This weekend I had the blessing of visiting with Acadia Friends. I arrived Friday evening for a weekend of workshops and conversations (and potlucks!) regarding digital presence and outreach. I left them well equipped with information and next steps, and a willingness to experiment with some new platforms and forms of connection. I appreciated their tender concern for making sure all their members remain connected, and still trying to find additional ways of connecting with their wider community and Maine Friends.
After a full weekend, I worshipped with Acadia Friends on Sunday morning at the Community House in Northeast Harbor Maine. There were 15 of us, a welcoming place warmed with a fire that various Friends tended to throughout the worship. It felt like appropriate metaphor for us that morning – Friends gathered in the Presence, yet also attending to the human and practical of fire tending. There was one quiet hopeful message and gathered waiting worship. At the entrance on a small table, Friends had a box of “inspirations” – short Quaker sayings and quotations that might serve to prompt some thought and mediation in worship for the morning among attenders. I liked the idea of providing a simple flexible prompt for those who it might be helpful to. At the rise of worship the clerk read my travel minute, and it was enthusiastically endorsed.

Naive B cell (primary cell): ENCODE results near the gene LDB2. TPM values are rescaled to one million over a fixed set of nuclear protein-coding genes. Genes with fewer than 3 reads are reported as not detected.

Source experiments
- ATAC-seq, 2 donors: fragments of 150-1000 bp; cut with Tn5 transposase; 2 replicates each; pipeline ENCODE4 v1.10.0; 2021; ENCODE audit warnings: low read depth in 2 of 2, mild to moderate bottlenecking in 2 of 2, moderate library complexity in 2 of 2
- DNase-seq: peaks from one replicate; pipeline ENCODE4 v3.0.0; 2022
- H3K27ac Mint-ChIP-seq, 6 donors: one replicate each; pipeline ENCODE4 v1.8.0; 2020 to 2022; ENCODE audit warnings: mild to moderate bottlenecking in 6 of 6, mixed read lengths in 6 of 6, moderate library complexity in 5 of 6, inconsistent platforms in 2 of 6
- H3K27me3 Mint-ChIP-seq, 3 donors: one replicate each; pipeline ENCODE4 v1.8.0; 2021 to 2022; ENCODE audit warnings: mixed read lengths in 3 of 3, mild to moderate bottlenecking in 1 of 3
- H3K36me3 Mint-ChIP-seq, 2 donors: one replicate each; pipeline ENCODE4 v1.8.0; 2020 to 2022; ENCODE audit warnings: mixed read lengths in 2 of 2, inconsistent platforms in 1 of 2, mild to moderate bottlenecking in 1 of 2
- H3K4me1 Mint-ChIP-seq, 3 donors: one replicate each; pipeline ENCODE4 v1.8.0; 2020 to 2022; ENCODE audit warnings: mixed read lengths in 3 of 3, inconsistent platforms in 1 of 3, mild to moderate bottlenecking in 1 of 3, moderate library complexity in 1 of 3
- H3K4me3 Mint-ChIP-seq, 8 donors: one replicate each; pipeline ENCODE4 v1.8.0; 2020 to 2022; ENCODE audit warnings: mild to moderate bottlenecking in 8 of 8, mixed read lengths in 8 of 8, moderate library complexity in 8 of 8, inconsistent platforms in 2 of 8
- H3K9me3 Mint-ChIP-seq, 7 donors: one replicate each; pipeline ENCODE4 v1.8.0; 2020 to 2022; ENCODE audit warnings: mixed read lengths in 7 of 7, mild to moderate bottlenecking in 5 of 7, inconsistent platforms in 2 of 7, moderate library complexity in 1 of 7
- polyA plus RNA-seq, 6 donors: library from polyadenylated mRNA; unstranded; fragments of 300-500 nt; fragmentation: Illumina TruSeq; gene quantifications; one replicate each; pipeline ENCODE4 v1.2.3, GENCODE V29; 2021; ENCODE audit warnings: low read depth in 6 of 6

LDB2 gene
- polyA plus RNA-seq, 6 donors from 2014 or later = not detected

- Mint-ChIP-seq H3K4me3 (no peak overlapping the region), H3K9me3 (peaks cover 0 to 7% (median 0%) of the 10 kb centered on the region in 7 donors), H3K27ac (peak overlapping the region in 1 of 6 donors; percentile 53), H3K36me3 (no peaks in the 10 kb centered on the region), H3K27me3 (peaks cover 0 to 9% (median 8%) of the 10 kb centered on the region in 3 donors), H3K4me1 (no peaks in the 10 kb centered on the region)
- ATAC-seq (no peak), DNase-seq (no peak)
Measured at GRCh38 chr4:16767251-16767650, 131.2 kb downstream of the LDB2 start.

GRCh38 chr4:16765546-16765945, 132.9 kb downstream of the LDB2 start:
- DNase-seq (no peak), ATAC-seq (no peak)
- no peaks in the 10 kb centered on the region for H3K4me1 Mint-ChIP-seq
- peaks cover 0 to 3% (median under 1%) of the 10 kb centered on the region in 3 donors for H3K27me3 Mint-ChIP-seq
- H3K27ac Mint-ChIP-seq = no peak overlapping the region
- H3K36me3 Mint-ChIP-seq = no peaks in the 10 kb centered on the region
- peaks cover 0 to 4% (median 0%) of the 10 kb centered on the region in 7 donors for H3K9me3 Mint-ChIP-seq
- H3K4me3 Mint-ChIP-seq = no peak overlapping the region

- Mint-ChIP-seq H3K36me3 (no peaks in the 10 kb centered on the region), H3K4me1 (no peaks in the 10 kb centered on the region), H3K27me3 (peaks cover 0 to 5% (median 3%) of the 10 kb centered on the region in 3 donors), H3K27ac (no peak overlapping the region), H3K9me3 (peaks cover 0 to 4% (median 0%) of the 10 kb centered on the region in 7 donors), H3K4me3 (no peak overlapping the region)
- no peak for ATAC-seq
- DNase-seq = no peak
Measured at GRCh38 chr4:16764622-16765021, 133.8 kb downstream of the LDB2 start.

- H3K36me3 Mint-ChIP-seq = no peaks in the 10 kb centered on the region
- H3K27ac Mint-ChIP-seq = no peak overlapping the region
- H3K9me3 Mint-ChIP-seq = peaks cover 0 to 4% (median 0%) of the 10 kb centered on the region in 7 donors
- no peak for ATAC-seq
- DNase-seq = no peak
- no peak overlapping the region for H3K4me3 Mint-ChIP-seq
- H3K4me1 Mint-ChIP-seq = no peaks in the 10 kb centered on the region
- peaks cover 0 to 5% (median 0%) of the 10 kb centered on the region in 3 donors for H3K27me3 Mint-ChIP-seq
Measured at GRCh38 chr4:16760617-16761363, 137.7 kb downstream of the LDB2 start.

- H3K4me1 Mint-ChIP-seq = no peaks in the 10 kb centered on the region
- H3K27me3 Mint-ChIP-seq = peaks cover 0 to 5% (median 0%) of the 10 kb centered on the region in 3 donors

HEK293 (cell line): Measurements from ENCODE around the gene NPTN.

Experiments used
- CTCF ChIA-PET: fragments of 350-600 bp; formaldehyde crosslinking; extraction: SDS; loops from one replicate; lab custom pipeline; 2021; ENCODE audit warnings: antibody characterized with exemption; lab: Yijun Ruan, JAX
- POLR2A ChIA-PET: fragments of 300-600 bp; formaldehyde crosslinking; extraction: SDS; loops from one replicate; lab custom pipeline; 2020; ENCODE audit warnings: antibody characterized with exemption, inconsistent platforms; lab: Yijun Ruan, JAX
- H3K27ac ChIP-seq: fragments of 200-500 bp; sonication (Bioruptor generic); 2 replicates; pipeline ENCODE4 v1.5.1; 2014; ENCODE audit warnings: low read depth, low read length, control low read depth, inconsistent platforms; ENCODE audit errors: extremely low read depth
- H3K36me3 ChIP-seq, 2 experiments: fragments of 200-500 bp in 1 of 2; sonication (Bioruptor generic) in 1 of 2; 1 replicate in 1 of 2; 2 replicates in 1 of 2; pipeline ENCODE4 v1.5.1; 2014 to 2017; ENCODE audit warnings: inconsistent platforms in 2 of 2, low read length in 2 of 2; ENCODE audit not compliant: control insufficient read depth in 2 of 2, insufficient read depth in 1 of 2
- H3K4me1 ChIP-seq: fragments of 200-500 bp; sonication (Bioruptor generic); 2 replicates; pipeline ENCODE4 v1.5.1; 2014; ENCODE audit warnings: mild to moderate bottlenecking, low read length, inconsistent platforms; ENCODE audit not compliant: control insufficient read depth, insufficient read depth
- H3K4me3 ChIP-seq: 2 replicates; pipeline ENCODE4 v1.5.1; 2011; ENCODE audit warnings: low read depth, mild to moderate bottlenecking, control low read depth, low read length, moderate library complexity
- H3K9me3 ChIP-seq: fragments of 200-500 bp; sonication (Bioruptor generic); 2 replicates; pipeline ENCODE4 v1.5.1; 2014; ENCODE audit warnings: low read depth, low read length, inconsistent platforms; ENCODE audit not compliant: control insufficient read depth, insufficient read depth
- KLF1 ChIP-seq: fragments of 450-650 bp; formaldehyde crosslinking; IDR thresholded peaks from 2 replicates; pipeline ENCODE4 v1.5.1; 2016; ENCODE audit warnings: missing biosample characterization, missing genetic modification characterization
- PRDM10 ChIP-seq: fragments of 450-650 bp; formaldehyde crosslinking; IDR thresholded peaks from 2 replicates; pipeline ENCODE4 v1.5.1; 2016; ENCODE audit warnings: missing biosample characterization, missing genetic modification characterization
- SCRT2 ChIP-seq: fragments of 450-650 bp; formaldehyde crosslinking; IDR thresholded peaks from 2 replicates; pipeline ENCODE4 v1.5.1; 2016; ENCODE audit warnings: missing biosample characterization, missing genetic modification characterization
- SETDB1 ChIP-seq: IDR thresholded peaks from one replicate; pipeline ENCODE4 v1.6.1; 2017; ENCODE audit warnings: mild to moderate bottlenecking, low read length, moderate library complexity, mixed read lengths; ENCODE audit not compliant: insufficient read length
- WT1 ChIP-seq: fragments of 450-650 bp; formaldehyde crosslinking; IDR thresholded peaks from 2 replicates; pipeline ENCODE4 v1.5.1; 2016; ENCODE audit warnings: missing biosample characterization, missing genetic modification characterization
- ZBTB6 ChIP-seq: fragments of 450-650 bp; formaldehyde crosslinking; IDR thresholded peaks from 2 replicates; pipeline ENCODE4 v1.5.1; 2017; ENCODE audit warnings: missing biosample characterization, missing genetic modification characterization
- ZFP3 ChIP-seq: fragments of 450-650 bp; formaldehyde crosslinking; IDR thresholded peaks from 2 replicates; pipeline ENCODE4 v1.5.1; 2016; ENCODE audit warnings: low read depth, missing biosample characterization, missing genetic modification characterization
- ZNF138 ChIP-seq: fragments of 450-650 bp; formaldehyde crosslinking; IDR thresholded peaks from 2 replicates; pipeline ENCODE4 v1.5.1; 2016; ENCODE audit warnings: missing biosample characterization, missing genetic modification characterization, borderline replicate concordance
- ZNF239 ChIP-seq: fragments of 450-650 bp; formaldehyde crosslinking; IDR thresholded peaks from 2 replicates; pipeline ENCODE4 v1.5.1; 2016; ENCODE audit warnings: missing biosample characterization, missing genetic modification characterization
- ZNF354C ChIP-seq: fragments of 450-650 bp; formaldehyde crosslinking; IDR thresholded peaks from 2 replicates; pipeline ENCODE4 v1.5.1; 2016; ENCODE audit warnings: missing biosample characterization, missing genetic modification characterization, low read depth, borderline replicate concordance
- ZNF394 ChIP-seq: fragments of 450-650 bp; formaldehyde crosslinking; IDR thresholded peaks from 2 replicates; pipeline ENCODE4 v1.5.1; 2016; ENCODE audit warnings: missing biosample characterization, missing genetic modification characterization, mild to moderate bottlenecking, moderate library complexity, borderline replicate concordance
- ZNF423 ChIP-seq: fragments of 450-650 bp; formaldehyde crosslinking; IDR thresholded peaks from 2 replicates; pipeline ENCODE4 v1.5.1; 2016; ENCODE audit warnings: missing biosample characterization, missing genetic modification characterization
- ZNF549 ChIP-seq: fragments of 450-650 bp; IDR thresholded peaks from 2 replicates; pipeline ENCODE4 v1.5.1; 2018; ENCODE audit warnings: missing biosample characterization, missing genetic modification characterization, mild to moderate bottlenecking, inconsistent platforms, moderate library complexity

After meeting I engaged in a number of conversations around my visit, and learned more about their work in their community and the wider Maine and Quaker worlds. I remained for their Peace and Social Concerns meeting, and was pleased to hear of all the work and growing edges of service supported by the meeting. These converstions and topics were all grounded in a more hopeful concern for bringing a “Quaker” sense of unity and hope and deep listening to their interactions with community members, each other, and local politicians and groups. There was a discussion of the YM Carbon Calculator, the continued conversations and work around white supremacy, and a discussion about the immediate needs of climate change and impacts on the most vulnerable especially in rural Maine.
Acadia Meeting is “small” by some standards in the winter months, and has more regulars and occasional visitors during the summer tourist season. It does seem year round to be filled with Friends supporting each other in their personal faith journeys and shared concerns, and I was grateful for the opportunity for this visit so far north. The distance itself was also a reminder that we as YM Friends often gather at quite a distance from the outposts of our yearly meeting body – and Friends still find a way to be connected to the Quaker Way and find faithful paths in their own context. While most of these Friends have never attended a YM gathering, they are often active and travel to their Vassalboro Quarterly Meetings and deeply value those connections.